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Category Archives: Constitutional issues

Any money must come from Pennsylvania, not the U.S.

Dr. Deveze, who is the subject of your letter of Mar. 3. had I believe great merit in the services he rendered in Philadelphia on the first visitation of the Yellow fever in 93. the courage with which he exposed himself to it, when it’s novelty frightened away the physicians & inhabitants of the place, marked a mind of superior benevolence … with respect to Dr. Deveze’s request of some acknolegement for his services … his application can of course be recieved by the government of Pensylvania … I hope Dr. Deveze will see … my personal sentiments & esteem I render him the justice he merits.
Thomas Jefferson to Pierre August Adet, June 29, 1806

In the face of coronavirus, I’m excerpting correspondence about diseases that ravaged the nation in Thomas Jefferson’s time.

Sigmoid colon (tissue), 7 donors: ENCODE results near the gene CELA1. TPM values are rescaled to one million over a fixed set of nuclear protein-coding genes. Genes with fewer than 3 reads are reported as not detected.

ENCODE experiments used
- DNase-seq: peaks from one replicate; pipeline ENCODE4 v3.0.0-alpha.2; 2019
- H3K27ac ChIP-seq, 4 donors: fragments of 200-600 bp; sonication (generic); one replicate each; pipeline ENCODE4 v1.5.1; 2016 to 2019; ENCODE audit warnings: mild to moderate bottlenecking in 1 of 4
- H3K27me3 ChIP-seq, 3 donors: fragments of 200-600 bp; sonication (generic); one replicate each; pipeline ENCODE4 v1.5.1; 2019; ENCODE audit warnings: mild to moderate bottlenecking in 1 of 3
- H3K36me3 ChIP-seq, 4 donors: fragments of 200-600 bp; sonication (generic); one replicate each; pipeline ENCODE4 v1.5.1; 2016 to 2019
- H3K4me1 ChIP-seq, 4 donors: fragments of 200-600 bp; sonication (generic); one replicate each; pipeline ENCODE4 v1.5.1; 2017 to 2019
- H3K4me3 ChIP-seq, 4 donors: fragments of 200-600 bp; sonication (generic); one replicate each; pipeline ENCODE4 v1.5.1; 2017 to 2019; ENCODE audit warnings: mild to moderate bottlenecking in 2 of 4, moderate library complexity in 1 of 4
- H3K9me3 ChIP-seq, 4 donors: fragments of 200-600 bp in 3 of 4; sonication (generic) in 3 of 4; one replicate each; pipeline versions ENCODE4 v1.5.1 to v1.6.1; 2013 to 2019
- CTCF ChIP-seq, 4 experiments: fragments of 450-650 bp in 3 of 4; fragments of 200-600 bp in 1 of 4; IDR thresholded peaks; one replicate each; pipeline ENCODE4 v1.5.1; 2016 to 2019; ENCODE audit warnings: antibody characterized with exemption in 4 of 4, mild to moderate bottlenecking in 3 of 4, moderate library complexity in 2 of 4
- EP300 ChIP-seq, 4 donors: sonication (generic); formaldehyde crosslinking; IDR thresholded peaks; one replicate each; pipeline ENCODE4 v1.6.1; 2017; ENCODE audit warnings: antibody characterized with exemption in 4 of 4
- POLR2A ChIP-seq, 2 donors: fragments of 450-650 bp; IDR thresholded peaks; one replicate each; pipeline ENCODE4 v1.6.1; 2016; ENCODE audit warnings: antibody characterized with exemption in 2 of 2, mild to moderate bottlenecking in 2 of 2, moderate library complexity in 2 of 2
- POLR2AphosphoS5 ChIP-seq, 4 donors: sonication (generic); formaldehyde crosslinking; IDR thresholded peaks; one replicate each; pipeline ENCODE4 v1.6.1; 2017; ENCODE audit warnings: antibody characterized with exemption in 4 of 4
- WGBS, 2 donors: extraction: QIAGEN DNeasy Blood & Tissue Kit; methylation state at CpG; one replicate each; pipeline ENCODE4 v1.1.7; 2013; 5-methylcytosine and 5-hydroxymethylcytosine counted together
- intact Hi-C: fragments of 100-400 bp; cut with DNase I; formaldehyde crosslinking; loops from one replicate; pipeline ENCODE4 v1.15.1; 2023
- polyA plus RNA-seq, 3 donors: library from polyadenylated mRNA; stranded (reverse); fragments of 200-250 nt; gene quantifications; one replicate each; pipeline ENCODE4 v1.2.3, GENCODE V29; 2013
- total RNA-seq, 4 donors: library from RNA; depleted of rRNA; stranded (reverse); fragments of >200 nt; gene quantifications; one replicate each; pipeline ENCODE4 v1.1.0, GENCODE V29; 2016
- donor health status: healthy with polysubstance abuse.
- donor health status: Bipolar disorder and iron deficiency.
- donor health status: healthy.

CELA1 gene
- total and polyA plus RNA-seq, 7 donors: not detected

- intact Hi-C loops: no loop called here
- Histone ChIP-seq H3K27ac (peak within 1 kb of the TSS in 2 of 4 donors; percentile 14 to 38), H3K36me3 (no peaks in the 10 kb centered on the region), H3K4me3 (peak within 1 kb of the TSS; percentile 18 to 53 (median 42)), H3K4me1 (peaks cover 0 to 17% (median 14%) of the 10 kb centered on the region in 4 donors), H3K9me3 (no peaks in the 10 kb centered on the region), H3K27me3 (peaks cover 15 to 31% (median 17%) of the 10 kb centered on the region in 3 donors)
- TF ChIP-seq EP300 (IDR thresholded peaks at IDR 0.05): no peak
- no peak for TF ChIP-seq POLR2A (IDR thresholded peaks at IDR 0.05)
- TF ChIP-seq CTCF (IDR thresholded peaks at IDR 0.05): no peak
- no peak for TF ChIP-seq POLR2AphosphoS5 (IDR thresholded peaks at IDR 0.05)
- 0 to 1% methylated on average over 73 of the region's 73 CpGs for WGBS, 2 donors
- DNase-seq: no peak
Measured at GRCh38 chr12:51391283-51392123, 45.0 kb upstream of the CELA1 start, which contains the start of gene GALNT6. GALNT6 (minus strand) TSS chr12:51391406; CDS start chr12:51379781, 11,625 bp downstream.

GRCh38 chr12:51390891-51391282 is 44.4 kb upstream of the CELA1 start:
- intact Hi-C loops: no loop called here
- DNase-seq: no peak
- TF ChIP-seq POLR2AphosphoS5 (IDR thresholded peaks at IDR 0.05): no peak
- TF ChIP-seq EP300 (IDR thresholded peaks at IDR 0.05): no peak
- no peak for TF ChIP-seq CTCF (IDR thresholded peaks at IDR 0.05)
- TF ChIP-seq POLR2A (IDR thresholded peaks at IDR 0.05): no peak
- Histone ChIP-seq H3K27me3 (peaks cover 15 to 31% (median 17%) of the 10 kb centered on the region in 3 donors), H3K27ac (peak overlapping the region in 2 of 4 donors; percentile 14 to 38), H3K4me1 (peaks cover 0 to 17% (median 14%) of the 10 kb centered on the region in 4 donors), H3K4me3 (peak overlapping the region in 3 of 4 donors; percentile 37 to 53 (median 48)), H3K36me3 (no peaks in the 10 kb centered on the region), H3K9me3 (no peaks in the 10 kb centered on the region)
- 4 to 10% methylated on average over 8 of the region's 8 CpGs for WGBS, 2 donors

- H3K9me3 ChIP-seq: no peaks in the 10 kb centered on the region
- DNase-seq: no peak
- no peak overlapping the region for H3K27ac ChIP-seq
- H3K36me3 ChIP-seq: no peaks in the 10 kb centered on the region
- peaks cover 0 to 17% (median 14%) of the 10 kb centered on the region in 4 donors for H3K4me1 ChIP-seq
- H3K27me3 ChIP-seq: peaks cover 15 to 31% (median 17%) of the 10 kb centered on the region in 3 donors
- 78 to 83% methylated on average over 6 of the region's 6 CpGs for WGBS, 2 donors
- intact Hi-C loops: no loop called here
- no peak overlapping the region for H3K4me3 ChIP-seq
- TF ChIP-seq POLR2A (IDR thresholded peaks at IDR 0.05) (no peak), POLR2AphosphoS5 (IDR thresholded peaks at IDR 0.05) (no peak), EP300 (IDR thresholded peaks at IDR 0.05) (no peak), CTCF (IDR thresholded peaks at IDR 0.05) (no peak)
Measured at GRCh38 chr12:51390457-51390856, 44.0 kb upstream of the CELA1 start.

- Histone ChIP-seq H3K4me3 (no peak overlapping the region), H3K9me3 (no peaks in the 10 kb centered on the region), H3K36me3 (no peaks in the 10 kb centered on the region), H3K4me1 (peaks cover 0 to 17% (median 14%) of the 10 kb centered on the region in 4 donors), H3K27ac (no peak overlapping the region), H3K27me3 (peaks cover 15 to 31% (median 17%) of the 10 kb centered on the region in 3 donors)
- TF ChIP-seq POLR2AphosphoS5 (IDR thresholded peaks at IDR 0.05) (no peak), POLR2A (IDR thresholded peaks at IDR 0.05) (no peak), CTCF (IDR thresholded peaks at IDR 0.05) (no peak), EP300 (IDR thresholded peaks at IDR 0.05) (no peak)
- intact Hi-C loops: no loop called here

Patrick Lee’s Explanation
Sometimes, brave leadership goes unrewarded.
Dr. Deveze, a French refugee from Haiti, volunteered to serve in Bush Hill hospital during Philadelphia’s 1793 deadly yellow fever epidemic. His treatment, considerably gentler than other physicians’ (especially that of the city’s famed Dr. Benjamin Rush), resulted in a favorable recovery rate.

Jefferson noted that Deveze was among the first to recognize that yellow fever was not contagious. He also believed the “superior benevolence” of Deveze 13 years earlier merited reward. Adet now sought that reward for Deveze from the national government. The President declined, citing constitutional limitations, and directed Deveze’s case to the state where his services were rendered.

Although he could not authorize compensation from Washington, he asked Adet to convey his “personal sentiments & esteem.”

Read this excerpt from Deveze’s memoir for a detailed and sometimes grisly account of 15 case studies from the 1793 epidemic.